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Patent Delays Are Up, But There Are Ways to Ease the Slog

July 9, 2024
While the process has become more complicated and the backlog bigger, free programs are available to help.

Innovation in the mechanical and industrial space tends to be more incremental than elsewhere (compared, for example, to the electrical space), but it is dynamic and constantly evolving. Manufacturers aiming to obtain patent protection for their innovations in these areas should be aware of several recent developments, some of them positive and others challenging to navigate.

First, in recent years, the number of patent applications related to additive manufacturing has increased significantly, encompassing improved component design, manufacturing processes and equipment. A September 2023 report by the European Patent Office revealed that between 2013 and 2020, international additive-manufacturing technology patent applications grew at an average annual rate of 26.3%. For all other technologies, the average growth rate was 3.3%.  

Growth was particularly pronounced in the medical and transportation sectors—where companies have used additive manufacturing to print patient-specific implants and prosthetics—and aircraft parts, including turbine blades, fuel nozzles and air foils. 

Second, we have observed a significant increase in the number of patent applications directed to clean-tech and renewable technologies. In 2021, the last year for which comprehensive data is available, the U.S. Patent and Trademark Office (USPTO) received approximately 40,000 patent applications directed to clean-tech technologies (which is equal to about 7% of total applications filed with the USPTO). And according to research available from the WIPO (the United Nations’ World Intellectual Property Organization) and the law firm Mathys & Squire, we know that:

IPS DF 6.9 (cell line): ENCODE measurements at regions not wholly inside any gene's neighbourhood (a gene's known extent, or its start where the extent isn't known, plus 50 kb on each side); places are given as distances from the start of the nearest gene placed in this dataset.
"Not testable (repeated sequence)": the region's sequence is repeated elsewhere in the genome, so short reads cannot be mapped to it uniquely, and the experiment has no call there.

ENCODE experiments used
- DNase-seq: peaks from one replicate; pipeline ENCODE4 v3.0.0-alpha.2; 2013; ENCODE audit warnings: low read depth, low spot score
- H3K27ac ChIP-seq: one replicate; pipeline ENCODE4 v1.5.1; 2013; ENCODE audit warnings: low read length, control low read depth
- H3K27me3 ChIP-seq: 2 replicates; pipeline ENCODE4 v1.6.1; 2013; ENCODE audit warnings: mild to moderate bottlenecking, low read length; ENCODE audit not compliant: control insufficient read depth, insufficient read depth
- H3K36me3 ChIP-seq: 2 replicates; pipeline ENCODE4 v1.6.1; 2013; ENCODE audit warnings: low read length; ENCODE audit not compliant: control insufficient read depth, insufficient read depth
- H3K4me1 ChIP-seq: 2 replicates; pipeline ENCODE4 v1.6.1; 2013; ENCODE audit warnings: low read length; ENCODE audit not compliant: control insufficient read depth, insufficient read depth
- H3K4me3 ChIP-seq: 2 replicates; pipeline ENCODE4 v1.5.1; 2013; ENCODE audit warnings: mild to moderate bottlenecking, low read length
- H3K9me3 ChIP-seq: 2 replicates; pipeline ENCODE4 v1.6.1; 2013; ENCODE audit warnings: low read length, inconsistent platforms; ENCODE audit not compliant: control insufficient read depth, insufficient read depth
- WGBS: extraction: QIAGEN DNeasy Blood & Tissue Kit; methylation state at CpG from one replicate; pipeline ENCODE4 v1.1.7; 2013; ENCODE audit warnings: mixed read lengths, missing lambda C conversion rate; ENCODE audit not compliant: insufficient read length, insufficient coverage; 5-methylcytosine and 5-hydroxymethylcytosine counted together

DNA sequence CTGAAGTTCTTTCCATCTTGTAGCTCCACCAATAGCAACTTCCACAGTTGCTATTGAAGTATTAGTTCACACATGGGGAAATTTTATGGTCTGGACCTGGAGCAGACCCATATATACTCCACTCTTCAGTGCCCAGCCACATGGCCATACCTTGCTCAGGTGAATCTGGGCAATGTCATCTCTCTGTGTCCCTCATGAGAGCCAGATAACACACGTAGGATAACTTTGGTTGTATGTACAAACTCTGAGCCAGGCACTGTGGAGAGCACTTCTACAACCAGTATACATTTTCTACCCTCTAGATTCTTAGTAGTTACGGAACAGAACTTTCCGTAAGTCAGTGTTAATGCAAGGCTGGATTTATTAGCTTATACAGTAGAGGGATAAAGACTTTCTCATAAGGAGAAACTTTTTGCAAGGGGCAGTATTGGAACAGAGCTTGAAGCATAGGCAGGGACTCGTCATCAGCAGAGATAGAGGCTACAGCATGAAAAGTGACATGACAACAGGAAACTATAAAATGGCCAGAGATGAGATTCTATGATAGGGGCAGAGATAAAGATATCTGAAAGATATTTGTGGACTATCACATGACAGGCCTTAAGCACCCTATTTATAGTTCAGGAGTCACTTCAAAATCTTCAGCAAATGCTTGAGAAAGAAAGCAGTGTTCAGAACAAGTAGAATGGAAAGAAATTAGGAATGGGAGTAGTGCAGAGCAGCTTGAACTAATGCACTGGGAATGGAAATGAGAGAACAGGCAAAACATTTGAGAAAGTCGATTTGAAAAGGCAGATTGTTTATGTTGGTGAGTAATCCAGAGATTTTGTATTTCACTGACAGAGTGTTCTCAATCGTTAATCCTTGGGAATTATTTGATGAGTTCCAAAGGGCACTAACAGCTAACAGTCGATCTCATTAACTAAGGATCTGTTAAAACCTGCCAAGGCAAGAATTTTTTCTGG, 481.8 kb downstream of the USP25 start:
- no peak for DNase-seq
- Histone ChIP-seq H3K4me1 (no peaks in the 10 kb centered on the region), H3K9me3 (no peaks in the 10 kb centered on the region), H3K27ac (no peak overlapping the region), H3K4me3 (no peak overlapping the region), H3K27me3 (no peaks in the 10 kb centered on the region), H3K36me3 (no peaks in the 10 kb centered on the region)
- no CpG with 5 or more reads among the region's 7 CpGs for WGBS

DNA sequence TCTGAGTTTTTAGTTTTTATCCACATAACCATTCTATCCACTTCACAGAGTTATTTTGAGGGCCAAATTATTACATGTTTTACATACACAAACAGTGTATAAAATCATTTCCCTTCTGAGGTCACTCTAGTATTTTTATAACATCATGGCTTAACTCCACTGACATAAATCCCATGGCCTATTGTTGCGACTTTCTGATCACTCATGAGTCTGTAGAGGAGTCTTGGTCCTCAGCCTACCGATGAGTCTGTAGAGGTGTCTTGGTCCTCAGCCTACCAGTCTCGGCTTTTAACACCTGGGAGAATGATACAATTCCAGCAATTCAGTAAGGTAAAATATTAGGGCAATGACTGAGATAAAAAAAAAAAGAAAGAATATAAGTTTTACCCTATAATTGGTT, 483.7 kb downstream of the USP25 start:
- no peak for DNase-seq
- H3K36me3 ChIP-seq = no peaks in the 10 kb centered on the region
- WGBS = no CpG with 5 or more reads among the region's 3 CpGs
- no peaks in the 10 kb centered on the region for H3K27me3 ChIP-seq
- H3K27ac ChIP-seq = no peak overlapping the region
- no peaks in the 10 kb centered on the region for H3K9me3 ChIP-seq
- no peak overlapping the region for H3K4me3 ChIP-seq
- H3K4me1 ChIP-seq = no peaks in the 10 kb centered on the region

Patent applications for renewable energy – which includes solar power, fuel cells, wind energy and geothermal technologies – increased by almost 30% during the 17-year span between 2002 and 2019.

Patent applications for carbon capture and storage technologies – which reverse the negative effects of carbon emissions – are up 65% between 2020 and 2022.

Patent applications for electric vehicles are up 59% between 2020 and 2022.

We have also observed increased patent application filings for environmentally friendly product packaging, energy storage technologies (most notably electric vehicle batteries), climate and environmentally friendly agriculture, resource management, carbon reuse and recycling and green materials.

Free Programs to Help

With such innovation on the rise, both U.S. and European patent offices report a significant backlog of patent applications waiting to be examined. Evidence from the USPTO, for example, demonstrates that a buildup of patent applications began around 2020 and has been slowly increasing. While not all of those are related to cleantech technologies, given the United States’ emphasis on encouraging innovation that seeks to improve climate change, the USPTO is making it easier for individuals and companies to do what they can to reduce greenhouse gas emissions.

To encourage cleantech filings, the USPTO introduced its Climate Change Mitigation Pilot Program. This program, in effect until 2027, allows patent applicants to expedite—at no cost—the examination of their U.S. patent applications for technologies that arguably address climate change.

We recently made use of the program to expedite a patent application related to energy reduction. We filed in May 2023, and within just two months, the USPTO examined the application and issued a positive response, advancing all of the claims to allowance. We expect that the U.S. patent will be issued later this month, just five months after filing—a process that typically takes at least two or three years.

In support of the CHIPS Act of 2022 and an executive order issued by President Biden, the USPTO recently introduced its free Semiconductor Technology Pilot Program, which allows patent applicants to expedite the examination of their U.S. patent application for semiconductor devices. The program lapses on December 2, 2024, or upon receipt of 1,000 qualifying applications, whichever occurs earlier.